By Ikra Islam ’19
Dancers stand, patiently waiting for the lights to kick in and the music to start blasting. The stage director hovers closely, watching the lights follow the dancers on and off the stage. This is the behind the scenes for those preparing for this year’s Kwanzaa fest.
“As we get closer to the show the rehearsals become more hectic,” said Chinwenclu Unianawei ’18.
Kwanzaa Fest is held annually on December 20. This year will be Midwood’s 29th
year celebrating Kwanzaa.
“It’s important students learn about Kwanzaa at school because once they go home they are no longer exposed to the culture,” said Bianca Jeune ’19.
Safiya Skeffer ’18, president of the Black Heritage Alliance, said, “There’s are a lot that’s not taught in textbooks and this is a way for kids to learn about other cultures. This is not just for black students, it’s for all different races to come together and celebrate.”
Students began auditioning for the show in early November. Almost a hundred participants are working behind the scenes to produce this year’s show. The festival showcases a variety of talents in fields such as singing, dancing, and modeling.
“Getting people to audition is hard,” said Skeffer ’18. “Students are shy and new to being in the spotlight.”
“When searching for talent we seek motivated individuals,” said Skeffer ’18, “It’s important that everyone shows up to rehearsal and puts their all in.”
Cecilia Mendes ’19 is one of the many students who auditioned to be a part of the festival.
“I was nervous when I first auditioned because I never modelled before,” she said, “but I’m glad that I tried out. This way I know what to expect next year.” Mendes said that although she didn’t make the cut this year, she’ll definitely audition again.
Once the auditioning phase is over, it’s time to get to work. The STEP team, dancers, models, and decorating team work countless hours until the night of the show.
Anie Yvon ’19 said, “Our students are giving their best for the show, tirelessly working to make sure the festival is the best that it can be.”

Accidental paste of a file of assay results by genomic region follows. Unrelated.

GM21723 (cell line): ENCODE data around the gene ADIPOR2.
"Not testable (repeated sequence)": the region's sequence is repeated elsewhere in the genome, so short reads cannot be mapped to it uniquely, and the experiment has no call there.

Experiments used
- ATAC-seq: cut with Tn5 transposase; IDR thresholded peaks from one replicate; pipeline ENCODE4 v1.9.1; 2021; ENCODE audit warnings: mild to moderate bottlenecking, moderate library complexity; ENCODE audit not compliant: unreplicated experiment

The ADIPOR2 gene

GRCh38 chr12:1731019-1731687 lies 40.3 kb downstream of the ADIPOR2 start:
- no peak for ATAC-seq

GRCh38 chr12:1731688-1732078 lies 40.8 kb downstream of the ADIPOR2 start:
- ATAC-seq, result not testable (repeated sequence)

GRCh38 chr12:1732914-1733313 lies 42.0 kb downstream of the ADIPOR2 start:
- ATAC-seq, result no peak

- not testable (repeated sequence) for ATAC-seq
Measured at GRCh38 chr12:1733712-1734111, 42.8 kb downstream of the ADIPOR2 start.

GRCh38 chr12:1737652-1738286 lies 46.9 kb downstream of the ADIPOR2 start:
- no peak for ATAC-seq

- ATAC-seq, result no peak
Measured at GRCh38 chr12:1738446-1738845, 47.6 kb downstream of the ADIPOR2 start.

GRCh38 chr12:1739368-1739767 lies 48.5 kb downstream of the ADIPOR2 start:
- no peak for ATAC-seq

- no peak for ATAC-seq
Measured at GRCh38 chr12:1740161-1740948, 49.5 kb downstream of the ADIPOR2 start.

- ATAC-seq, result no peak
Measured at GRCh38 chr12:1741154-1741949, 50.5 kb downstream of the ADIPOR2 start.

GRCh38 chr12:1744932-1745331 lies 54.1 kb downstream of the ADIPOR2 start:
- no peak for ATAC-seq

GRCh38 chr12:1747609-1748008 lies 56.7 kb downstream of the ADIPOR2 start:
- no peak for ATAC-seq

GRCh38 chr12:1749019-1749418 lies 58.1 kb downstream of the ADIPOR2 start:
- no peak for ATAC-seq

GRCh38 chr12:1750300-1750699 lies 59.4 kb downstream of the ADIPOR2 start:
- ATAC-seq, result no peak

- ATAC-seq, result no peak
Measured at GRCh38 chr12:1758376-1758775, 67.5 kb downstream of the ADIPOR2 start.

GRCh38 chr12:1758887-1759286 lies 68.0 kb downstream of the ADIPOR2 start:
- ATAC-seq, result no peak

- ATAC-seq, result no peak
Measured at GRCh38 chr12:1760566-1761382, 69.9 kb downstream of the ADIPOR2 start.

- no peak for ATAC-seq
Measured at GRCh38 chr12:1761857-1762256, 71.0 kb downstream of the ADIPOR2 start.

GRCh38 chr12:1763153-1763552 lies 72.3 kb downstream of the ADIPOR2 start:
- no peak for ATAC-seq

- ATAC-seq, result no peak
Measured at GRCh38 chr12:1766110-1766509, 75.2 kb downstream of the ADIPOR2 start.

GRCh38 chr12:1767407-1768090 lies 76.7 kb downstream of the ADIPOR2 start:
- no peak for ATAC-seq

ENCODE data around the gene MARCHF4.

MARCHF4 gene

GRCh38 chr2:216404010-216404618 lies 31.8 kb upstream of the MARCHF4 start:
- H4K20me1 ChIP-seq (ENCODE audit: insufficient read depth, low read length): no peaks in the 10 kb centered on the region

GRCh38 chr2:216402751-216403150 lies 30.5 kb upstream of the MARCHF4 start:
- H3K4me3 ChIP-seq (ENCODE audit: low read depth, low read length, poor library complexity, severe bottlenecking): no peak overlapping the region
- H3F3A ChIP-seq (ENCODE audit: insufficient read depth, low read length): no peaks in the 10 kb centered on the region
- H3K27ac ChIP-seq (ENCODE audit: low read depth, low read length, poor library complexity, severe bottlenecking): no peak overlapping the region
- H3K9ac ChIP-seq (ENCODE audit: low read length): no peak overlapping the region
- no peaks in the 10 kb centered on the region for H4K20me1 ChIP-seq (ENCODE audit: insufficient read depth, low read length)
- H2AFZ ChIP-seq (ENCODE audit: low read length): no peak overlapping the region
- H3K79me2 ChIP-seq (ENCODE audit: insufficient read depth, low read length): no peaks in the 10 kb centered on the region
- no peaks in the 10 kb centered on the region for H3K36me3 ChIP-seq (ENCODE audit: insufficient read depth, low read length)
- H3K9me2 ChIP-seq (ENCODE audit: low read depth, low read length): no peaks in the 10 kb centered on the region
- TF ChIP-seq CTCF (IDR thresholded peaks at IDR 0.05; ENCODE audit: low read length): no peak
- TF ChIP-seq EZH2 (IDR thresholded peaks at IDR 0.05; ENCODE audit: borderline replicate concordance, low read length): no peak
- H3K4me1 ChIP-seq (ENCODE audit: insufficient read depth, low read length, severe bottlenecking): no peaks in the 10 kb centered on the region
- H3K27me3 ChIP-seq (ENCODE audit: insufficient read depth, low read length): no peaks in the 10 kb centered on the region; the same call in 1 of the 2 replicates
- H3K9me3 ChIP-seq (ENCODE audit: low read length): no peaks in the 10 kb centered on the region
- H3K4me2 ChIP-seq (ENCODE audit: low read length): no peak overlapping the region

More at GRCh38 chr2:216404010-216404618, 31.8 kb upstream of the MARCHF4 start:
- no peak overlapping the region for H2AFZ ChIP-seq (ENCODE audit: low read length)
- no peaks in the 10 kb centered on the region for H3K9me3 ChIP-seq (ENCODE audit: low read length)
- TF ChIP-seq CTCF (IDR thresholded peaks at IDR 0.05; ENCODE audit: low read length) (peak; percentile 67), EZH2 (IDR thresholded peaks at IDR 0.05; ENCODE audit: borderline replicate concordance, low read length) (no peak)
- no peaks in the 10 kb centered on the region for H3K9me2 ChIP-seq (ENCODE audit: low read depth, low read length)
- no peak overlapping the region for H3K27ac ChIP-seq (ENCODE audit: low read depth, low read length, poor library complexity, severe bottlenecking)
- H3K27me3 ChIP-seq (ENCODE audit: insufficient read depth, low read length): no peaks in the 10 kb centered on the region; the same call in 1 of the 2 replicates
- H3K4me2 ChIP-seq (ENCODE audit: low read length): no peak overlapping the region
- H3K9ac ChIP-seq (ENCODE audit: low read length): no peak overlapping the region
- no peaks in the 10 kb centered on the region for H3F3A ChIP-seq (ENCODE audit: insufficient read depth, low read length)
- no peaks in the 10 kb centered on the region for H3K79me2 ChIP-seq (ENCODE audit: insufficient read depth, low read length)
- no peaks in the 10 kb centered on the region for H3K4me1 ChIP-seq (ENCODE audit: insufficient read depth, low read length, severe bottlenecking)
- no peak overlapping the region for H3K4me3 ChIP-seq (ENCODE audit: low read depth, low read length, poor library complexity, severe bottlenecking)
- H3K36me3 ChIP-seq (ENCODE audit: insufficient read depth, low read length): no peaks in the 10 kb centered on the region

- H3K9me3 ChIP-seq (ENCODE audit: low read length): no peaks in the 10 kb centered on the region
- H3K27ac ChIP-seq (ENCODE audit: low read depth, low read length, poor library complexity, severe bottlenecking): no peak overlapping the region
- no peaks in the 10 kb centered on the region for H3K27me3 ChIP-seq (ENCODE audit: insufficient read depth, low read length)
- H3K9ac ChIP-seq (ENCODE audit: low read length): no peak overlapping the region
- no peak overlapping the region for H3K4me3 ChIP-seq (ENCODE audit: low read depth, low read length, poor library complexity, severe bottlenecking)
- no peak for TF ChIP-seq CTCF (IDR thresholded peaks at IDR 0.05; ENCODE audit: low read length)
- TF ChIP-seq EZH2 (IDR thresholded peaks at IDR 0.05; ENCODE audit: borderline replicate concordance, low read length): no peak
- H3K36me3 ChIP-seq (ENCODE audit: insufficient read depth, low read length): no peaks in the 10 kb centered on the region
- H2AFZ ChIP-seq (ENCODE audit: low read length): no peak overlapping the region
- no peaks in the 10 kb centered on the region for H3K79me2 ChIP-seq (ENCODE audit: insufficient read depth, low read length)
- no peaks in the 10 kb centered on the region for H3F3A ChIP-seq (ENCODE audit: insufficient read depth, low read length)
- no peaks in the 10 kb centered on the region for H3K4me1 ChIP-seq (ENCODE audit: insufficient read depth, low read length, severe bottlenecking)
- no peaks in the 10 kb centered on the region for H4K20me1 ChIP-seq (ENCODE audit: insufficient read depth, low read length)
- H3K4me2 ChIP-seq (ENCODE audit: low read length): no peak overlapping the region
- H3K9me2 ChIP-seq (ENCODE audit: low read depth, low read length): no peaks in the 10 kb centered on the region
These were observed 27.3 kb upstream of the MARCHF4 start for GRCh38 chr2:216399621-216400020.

Britney Patterson ’20, a dancer on the STEP team, said, “It’s pretty chaotic, we’re practicing everyday Mondays to Fridays 3:30 to 5:30 running our lines and going over the routine.”
The rehearsals are well organized and coordinated. Everyone is aware of their time and place. Once the music is queued and the lights hit the stage, there is no place for mistakes.
One of the many challenges during production is making sure there are no technical errors said Bianca Jeune ’19.
“The decorations have to be put up, the actors, actresses, dancers and candle lighters all have to get their makeup done, the costumes need to be fitted,” said Jeune ’19. On the night of the show everyone’s on edge. Kwanzaa is the first event of the year, and it’s important everything runs smoothly.
The festival allows students to get involved with the school, learn about new cultures, and receive the opportunity to earn service credits.
Raifa Chowdhury ’18 said, “The school should host more cultural events. I had a great time at last year’s Kwanzaa Fest, and I know many other students did as well.”
Skeffer ’19 said, “Kwanzaa is about getting back to our roots and celebrating a time when everything was good, and bringing everybody back together and being a community.”
Kwanzaa fest is on December 20 at 6pm, it’s free, and all students are welcome. After the show, the Black Heritage Alliance will hold a feast downstairs in the cafeteria.